Benjamin eliminates any trace of brushwork using big, flat brushes to spread the paint in the designated area, and creates the hard-edges by using masking tape around the area to be painted.
The patterns cover the entire picture, leaving no empty spaces, and rarely convey an impression of depth. They seem to flicker and move due to a well-planned use of color, which comes as much from Benjamin's use of intellect as his intuition. The shapes used are often triangles, lozenges, squares, pyramids and vertical stripes, and their existence in the paintings is defined by the colors used to create them.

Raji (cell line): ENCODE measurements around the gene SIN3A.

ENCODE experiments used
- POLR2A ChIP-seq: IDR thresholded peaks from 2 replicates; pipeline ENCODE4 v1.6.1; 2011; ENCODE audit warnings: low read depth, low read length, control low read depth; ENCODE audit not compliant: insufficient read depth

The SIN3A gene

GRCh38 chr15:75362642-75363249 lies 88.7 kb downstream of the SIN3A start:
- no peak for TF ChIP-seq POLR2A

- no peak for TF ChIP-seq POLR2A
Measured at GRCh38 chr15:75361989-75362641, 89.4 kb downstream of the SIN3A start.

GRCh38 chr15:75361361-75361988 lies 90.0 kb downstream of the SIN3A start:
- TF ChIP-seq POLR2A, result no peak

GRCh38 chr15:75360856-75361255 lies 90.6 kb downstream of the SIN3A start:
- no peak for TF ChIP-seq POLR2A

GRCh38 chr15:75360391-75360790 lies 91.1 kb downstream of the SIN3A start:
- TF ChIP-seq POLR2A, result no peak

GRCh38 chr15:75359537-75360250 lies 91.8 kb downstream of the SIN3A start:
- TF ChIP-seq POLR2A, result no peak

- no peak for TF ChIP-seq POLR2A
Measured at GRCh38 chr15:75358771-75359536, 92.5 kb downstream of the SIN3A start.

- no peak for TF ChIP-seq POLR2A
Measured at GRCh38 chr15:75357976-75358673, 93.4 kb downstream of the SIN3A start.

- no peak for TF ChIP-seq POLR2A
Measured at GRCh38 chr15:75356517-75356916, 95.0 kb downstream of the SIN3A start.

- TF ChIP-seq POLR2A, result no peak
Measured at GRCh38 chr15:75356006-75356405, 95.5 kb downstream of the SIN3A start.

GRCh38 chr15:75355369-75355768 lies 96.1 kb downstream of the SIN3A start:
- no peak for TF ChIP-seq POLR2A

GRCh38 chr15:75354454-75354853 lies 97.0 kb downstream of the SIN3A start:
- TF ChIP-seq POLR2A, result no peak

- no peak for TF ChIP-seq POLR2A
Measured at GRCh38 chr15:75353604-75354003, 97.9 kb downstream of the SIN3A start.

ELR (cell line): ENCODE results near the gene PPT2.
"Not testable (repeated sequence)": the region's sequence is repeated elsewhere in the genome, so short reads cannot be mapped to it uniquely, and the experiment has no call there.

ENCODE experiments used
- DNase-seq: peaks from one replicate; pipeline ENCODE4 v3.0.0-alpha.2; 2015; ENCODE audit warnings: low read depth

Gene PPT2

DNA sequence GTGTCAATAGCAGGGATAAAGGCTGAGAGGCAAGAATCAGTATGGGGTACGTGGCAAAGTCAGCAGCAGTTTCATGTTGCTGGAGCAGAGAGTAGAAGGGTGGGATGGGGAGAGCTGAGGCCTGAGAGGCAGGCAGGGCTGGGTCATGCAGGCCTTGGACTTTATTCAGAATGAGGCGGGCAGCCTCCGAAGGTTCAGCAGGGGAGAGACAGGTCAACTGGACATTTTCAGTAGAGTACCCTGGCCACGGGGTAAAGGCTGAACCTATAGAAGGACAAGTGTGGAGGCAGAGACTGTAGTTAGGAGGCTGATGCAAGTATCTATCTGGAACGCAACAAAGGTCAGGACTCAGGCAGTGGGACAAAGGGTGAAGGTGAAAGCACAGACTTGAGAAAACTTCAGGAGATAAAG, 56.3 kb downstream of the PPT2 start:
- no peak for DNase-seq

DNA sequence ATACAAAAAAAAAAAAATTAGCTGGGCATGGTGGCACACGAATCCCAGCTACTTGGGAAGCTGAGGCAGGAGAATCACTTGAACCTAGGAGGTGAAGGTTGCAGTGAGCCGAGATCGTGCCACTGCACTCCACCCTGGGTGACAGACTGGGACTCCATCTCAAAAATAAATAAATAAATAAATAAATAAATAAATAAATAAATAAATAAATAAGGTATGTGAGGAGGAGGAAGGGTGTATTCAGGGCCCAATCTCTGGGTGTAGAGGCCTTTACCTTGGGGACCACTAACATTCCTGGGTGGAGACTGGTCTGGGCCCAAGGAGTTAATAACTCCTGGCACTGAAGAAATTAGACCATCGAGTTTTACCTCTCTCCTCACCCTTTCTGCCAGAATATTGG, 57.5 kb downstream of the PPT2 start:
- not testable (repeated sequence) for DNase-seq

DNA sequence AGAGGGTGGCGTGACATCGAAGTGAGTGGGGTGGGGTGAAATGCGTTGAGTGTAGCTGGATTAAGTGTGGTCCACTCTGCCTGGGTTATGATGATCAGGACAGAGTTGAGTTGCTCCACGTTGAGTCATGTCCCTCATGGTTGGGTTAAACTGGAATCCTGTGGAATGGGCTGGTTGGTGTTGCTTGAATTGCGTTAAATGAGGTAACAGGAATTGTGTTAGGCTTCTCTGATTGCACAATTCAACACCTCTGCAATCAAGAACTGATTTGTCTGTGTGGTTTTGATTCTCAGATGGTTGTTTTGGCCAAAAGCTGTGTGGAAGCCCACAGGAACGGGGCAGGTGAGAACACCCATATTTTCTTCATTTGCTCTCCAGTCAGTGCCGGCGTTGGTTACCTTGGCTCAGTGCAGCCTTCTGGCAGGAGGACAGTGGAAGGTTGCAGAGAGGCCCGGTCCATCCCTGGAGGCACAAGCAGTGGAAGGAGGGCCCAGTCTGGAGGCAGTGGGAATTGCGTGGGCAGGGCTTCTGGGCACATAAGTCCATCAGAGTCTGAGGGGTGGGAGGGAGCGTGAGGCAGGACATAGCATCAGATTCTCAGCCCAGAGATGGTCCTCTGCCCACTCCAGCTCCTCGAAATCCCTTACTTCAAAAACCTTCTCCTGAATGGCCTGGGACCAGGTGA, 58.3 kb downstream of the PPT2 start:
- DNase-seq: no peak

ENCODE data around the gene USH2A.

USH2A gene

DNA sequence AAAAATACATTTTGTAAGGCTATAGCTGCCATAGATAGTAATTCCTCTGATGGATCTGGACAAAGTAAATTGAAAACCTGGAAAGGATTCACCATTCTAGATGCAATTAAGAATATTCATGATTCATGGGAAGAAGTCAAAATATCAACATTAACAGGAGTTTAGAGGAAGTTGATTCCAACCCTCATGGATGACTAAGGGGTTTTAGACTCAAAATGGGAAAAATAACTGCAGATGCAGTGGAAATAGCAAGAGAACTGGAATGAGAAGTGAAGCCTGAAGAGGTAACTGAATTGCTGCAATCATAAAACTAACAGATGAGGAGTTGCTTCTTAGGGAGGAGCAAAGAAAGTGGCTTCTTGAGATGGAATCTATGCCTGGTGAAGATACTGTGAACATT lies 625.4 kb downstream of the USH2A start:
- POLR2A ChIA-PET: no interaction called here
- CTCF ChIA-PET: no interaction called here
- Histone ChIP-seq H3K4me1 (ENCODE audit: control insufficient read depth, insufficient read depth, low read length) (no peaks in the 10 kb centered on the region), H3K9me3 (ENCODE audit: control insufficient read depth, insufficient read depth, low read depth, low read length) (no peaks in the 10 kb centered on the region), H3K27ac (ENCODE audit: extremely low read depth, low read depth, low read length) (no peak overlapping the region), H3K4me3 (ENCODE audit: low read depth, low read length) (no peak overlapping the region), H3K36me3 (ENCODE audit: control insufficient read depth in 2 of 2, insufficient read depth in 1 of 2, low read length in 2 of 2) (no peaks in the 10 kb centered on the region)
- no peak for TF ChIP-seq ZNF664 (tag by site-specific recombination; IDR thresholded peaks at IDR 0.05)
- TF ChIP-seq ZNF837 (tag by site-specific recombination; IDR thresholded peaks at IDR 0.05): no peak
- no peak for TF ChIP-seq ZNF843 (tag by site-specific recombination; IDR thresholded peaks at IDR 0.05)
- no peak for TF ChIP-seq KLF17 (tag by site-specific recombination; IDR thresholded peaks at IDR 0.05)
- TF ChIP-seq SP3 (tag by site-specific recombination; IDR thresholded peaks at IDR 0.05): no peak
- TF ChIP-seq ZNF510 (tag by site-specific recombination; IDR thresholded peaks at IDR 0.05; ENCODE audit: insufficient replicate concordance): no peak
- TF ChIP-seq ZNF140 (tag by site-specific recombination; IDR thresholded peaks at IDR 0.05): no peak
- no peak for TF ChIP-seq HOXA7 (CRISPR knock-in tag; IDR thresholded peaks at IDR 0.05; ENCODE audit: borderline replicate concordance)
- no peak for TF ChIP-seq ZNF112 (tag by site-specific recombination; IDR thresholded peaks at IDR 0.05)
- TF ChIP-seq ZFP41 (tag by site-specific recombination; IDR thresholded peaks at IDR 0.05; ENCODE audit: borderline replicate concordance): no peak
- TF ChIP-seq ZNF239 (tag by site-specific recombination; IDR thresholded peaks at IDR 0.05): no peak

Benjamin sometimes uses mathematical formulas and progressions to choose the color types, tones, shades and hues for one particular painting. He also paints his work in series in such a way that sometimes the only difference between two paintings lies in the colors used, shapes remaining identical.
Benjamin has definite political opinions, but they have never been expressed in his work, which remains resolutely abstract.